Six months may feel like an eternity when you are the detainee, but the Supreme Court said six months was reasonable to make sure that “criminal aliens” do not flee or commit new crimes while the government is trying to deport them. Here is the problem with those statistics and the Supreme Court’s decision, not only is less than six months not an average for a detained immigration case these days, but I do not have a single detained client who has an appeal pending, who has not been in custody for far longer than six months. That’s right, every single detained appeal case I have, has lasted longer than six months and some appeals are still pending while my client sits in detention for more than a year.
The Supreme Court has already said in a case called Zadvydas v. Davis that once a person has a final order of removal, they must be detained for at least 90 days while the government tries to deport them. After 90 days, ICE can release the person if they do not think that they can deport the person (think Cubans). If ICE thinks they can deport the person after the 90 days, they can keep the person detained while they keep trying to deport them. However, the Supreme Court drew a line in the sand and said that at 180 days in detention after a final order of deportation, the detention becomes presumptively unreasonable. This allows the detainee to bring an action in federal court called a writ of habeas corpus to ask the federal court to force immigration to release the detainee.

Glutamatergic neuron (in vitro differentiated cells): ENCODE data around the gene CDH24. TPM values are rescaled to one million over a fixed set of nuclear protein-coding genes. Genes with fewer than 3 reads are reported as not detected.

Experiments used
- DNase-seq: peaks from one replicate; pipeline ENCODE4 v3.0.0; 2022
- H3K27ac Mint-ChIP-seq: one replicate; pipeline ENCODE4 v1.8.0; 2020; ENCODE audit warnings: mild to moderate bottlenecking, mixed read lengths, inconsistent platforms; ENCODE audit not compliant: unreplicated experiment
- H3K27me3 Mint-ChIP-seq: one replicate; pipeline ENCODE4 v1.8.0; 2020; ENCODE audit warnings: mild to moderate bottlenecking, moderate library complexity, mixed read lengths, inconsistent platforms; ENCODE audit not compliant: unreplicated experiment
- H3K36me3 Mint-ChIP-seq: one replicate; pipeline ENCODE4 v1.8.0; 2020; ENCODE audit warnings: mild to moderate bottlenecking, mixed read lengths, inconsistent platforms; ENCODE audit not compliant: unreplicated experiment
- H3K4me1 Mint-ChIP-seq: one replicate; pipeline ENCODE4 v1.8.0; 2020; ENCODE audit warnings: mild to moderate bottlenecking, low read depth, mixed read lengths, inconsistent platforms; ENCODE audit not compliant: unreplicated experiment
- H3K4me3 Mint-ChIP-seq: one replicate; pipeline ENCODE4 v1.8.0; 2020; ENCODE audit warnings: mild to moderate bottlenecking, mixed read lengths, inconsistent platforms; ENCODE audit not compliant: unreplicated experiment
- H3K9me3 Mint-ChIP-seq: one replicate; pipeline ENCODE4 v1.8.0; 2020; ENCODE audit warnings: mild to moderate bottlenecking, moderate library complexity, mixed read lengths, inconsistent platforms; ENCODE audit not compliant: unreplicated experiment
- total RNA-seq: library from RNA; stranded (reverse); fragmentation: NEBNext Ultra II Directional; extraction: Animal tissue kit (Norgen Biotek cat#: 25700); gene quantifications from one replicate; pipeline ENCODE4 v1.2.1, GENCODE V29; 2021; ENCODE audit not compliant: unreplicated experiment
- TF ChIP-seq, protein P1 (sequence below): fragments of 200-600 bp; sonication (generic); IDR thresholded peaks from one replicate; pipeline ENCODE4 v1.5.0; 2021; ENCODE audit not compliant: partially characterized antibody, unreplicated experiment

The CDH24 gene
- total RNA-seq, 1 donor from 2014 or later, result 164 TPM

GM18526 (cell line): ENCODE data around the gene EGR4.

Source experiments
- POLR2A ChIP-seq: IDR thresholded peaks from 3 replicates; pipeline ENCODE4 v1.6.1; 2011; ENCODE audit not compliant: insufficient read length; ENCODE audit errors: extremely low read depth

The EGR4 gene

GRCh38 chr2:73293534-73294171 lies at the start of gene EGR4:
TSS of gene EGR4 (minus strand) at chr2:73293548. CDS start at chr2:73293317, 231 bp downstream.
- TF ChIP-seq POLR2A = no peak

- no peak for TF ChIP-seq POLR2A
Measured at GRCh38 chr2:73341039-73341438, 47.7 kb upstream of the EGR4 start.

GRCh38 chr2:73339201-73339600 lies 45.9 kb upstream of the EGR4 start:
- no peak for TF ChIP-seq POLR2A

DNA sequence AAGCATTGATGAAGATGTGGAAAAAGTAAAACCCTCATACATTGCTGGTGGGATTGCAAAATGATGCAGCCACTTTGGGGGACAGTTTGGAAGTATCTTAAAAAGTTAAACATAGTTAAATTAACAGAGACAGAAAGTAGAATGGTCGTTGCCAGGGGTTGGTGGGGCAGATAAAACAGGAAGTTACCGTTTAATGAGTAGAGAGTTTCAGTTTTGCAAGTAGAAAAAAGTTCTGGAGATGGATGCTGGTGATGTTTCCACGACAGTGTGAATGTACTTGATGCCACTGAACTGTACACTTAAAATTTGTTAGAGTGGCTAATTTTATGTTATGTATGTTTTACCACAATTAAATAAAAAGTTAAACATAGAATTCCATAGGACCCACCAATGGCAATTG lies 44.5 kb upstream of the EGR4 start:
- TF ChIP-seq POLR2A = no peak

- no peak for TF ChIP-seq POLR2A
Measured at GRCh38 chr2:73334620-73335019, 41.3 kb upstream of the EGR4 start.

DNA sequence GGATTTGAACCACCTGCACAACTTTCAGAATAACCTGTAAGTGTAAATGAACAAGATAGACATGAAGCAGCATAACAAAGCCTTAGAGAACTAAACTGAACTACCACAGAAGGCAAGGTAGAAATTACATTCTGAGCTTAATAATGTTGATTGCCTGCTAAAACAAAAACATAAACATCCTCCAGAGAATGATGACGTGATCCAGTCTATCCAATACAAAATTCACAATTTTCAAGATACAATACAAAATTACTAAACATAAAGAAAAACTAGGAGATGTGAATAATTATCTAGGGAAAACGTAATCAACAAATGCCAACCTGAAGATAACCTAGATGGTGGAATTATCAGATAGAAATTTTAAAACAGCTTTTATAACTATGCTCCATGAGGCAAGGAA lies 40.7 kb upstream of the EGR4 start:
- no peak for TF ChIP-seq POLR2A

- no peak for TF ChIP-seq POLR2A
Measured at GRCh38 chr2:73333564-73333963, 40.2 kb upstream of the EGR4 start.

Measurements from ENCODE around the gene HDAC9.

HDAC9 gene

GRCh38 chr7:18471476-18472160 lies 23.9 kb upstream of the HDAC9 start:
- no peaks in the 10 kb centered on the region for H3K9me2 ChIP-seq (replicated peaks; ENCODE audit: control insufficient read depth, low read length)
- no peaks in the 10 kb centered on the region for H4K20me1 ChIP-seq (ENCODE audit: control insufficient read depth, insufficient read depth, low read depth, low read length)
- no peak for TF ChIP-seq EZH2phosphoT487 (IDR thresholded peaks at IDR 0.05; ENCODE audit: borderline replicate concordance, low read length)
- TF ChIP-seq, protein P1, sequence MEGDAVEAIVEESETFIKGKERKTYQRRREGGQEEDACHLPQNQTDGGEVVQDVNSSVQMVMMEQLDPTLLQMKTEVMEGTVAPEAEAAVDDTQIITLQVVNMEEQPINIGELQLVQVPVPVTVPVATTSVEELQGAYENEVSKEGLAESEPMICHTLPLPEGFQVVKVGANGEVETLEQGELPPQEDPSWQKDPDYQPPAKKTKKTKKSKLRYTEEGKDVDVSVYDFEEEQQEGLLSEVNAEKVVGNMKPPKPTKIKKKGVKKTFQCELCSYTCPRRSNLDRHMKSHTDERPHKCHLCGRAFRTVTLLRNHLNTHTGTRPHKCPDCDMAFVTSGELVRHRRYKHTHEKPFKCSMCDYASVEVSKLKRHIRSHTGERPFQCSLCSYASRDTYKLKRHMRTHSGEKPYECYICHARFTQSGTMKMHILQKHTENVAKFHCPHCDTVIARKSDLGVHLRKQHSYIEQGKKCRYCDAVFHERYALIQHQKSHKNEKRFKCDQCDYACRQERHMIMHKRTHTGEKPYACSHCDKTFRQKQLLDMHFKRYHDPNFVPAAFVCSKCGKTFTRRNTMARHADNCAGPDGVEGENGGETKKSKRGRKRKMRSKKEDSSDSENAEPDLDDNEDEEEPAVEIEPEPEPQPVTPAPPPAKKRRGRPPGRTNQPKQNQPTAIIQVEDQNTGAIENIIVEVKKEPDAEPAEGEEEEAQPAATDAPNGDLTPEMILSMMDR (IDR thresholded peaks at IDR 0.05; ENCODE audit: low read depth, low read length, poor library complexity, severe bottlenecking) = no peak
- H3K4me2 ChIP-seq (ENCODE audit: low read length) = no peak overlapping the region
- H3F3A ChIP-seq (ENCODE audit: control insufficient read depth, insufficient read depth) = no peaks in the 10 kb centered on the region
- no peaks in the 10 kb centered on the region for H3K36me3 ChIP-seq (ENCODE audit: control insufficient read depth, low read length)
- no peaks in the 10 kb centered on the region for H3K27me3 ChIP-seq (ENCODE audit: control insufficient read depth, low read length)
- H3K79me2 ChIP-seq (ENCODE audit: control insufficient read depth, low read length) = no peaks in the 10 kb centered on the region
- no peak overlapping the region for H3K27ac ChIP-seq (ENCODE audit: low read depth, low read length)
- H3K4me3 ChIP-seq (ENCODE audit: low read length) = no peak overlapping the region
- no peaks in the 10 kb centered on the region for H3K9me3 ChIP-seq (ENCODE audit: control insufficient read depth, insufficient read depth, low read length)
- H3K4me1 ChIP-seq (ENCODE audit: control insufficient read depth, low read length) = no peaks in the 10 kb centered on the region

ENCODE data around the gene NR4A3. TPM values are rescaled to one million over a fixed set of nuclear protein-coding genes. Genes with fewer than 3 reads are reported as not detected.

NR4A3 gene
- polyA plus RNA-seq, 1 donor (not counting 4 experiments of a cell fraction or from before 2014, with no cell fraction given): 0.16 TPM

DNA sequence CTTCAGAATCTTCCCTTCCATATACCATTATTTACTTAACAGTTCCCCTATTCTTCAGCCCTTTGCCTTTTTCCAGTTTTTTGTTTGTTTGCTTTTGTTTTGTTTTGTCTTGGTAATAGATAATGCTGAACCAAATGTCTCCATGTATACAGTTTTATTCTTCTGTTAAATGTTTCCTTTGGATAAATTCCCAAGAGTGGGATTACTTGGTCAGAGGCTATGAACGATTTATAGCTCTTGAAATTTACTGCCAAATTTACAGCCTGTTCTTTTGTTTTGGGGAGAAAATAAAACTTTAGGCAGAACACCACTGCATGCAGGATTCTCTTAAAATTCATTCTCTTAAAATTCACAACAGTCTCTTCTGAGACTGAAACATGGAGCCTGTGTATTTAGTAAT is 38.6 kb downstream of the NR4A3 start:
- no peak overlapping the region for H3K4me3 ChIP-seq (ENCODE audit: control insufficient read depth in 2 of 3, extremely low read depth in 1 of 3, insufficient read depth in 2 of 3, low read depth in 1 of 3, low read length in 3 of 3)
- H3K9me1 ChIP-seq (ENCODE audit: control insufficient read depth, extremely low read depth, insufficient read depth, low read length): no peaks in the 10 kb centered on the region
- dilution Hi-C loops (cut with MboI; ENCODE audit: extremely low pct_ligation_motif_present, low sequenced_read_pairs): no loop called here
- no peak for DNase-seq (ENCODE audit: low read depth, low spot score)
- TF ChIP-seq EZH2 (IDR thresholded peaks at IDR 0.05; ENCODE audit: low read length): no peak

For detained people who do not have final orders of removal in the 11th Circuit, there was no writ of habeas corpus to force the government to release a detainee, that is until now. In the wonderful case of Sopo v. U.S. Attorney General, a very smart man named Professor Michael Vaseline at the St. Thomas Law School Immigration Clinic brought this case challenging Mr. Sopo’s extremely long detention by ICE while he waited for a final decision in his case. http://media.ca11.uscourts.gov/opinions/pub/files/201411421.pdf
In the Sopo case, the 11th Circuit did not issue a bright-line rule that pre-final-order mandatory detention was always unreasonable after six months. However, the Court did say that after six months, an attorney could bring a habeas action to ask the federal courts to make the immigration courts have a bond hearing where they had to consider if the client was a flight risk or a danger to the community. This is a huge victory for detained immigrants whose cases have been pending for more than six months without a final order, even if the case is on appeal. Now, if the case has taken more than six months, and it is not because the client has been delaying the case purposefully, there is a very good chance that the federal courts will order the immigration courts to have a bond hearing.
If you need an immigration attorney anywhere in the United States, but certainly if you live in Orlando or Jacksonville, please call Shorstein, Lasnetski & Gihon.
If you have a loved one who has been in immigration detention for more than six months and you want to know if we can help them secure a bond hearing, call us.
Visit our website for more information about SLG: http://www.slgattorneys.com